Boeing’s Starliner spacecraft returns to Earth to complete a critical test mission

After spending just under a week on the space station, Boeing’s new passenger spacecraft, the CST-100 Starliner, returned to Earth this afternoon, landing intact with the help of parachutes and airbags in the New Mexico desert. The successful landing puts an end to a critical test flight for the Starliner, which demonstrated the craft’s ability to take off into space, dock at the station and then return home safely.

Shaped like a chewing gum, Boeing’s Starliner capsule was built in partnership with NASA to launch agency astronauts to and from the International Space Station, or ISS. The mission is part of NASA’s Commercial Crew Program, which has challenged private companies to create space taxis to carry people into low Earth orbit. But before NASA would allow its employees to board the spacecraft, the space agency wanted Starliner to demonstrate that it could traverse all the motions of the flight to the International Space Station — without people on board.

As the day went on, the unmanned test flight – called OFT-2 – ended with Starliner taking all the important steps it was supposed to take. The capsule was successfully launched into orbit on May 19, traveling into space aboard an Atlas V rocket; approaching and docking at the International Space Station on May 20; She detached from the space station this afternoon before returning home. The ride wasn’t entirely smooth. During the mission the Starliner had many problems with the various thrusters, the small engines used to maneuver and propel the vehicle through space. None of these problems were fatal to the flight, however, the Starliner managed to complete the OFT-2 as planned.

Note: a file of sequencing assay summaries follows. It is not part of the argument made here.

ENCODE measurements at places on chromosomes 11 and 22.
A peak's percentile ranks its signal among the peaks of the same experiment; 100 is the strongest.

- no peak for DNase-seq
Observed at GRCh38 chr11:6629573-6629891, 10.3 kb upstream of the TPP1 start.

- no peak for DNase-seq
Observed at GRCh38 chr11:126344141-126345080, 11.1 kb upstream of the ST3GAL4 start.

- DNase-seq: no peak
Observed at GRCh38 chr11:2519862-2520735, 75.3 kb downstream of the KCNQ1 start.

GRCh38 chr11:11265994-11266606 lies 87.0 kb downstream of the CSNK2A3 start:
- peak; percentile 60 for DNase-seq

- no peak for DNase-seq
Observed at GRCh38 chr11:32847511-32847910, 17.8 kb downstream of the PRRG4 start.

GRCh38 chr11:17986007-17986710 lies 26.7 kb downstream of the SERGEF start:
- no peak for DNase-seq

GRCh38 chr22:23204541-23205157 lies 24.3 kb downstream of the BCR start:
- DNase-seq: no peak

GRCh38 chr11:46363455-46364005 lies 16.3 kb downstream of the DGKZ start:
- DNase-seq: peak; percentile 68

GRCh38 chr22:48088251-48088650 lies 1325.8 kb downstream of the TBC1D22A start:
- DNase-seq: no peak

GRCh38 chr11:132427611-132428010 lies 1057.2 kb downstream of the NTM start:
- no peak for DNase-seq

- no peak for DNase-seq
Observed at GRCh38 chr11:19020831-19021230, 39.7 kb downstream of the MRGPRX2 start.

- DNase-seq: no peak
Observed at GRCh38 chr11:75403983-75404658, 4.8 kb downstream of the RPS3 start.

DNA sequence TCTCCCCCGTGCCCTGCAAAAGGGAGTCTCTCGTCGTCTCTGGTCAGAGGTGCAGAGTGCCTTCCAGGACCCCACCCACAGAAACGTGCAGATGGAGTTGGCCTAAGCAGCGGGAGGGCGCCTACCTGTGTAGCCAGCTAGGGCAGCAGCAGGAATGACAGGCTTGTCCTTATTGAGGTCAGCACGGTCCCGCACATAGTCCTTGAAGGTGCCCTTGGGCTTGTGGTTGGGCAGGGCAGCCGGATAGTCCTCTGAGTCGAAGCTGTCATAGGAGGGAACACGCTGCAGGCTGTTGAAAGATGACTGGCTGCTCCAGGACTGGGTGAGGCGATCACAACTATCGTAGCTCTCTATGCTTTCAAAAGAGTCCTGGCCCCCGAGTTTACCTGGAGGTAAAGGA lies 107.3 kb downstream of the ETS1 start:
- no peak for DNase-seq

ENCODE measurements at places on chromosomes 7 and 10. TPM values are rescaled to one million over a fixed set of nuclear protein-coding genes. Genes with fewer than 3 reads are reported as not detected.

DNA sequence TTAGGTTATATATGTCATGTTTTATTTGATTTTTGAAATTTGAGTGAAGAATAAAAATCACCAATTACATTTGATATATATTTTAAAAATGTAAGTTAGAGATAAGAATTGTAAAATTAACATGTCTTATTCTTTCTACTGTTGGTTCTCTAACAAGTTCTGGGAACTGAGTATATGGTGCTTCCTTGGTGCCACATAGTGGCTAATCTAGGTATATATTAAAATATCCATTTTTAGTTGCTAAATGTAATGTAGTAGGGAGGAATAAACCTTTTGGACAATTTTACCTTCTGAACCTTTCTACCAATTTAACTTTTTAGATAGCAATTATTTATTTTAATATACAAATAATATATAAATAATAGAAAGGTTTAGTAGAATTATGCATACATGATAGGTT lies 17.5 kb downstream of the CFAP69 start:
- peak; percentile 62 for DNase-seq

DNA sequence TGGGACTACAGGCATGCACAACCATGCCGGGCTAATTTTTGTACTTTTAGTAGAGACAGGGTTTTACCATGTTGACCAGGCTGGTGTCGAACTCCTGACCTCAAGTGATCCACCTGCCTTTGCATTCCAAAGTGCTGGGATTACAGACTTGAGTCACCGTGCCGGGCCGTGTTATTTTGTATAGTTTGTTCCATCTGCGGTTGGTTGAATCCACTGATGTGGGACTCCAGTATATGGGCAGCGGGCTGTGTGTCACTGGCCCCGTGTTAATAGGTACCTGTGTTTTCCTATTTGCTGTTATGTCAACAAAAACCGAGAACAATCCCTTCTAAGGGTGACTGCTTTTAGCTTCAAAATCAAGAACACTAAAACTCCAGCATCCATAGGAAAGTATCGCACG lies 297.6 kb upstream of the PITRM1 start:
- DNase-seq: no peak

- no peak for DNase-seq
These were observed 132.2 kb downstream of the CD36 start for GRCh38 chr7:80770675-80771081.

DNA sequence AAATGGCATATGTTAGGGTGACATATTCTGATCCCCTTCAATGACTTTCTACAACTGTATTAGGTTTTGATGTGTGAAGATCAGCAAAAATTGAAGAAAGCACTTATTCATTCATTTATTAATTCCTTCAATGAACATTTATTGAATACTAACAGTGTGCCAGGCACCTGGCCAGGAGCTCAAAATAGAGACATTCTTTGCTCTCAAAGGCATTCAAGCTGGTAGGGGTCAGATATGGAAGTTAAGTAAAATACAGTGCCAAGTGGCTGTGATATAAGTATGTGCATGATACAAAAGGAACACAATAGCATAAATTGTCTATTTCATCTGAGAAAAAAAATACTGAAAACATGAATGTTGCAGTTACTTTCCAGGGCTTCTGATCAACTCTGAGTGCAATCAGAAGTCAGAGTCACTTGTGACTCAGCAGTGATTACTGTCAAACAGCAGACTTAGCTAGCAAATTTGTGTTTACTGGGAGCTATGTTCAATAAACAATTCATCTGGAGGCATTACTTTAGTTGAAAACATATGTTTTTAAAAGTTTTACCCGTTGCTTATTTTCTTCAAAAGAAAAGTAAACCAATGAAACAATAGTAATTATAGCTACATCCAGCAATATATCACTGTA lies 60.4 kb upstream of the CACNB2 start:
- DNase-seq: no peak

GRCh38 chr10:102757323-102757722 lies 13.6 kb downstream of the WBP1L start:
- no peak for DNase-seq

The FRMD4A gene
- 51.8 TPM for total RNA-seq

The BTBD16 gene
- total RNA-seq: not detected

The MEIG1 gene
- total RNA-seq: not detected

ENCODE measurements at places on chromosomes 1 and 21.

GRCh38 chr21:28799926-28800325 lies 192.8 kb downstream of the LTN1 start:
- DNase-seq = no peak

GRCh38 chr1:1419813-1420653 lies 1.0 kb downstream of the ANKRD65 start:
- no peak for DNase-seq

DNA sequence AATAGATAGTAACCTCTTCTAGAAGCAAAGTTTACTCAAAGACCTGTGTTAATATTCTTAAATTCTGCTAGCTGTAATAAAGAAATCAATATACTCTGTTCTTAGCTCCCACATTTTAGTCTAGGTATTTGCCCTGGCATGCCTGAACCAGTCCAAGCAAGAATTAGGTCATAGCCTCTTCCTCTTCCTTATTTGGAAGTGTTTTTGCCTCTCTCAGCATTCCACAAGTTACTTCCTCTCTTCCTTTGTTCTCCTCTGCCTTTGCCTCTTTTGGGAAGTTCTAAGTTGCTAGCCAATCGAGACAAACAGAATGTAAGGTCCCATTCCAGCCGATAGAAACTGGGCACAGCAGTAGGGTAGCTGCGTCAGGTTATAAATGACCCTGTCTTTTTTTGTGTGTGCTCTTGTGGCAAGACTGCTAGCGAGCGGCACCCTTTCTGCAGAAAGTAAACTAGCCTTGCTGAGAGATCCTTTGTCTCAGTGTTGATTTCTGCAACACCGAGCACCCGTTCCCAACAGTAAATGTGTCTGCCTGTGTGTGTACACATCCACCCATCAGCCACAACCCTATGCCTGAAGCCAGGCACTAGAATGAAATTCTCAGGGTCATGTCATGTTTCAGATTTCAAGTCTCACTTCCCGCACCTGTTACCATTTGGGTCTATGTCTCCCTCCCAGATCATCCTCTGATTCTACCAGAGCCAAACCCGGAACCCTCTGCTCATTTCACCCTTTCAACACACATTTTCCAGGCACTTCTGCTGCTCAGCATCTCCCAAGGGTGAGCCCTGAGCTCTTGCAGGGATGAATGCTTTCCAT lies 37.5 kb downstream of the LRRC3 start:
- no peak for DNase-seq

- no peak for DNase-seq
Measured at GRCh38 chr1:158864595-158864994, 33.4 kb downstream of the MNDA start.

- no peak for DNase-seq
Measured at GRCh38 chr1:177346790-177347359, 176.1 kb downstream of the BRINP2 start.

It was a very bumpy road to get to this version. The name of this test flight, OFT-2, actually refers to the Orbital Flight Test-2. That’s because it’s a test flight for the same test flight that Boeing attempted in 2019. In December of that year, it launched an uncrewed Boeing Starliner, sending it into space on another Atlas V rocket. An improperly functioning Starliner caused the capsule to launch its thrust after detaching from the rocket, and eventually the spacecraft entered the wrong orbit. The problem prevented the Starliner from reaching the space station and Boeing was unable to prove the spacecraft’s ability to dock with the International Space Station. Boeing had to bring the spacecraft home early and was able to land the capsule at White Sands Missile Range in New Mexico – the same place where the Starliner landed today.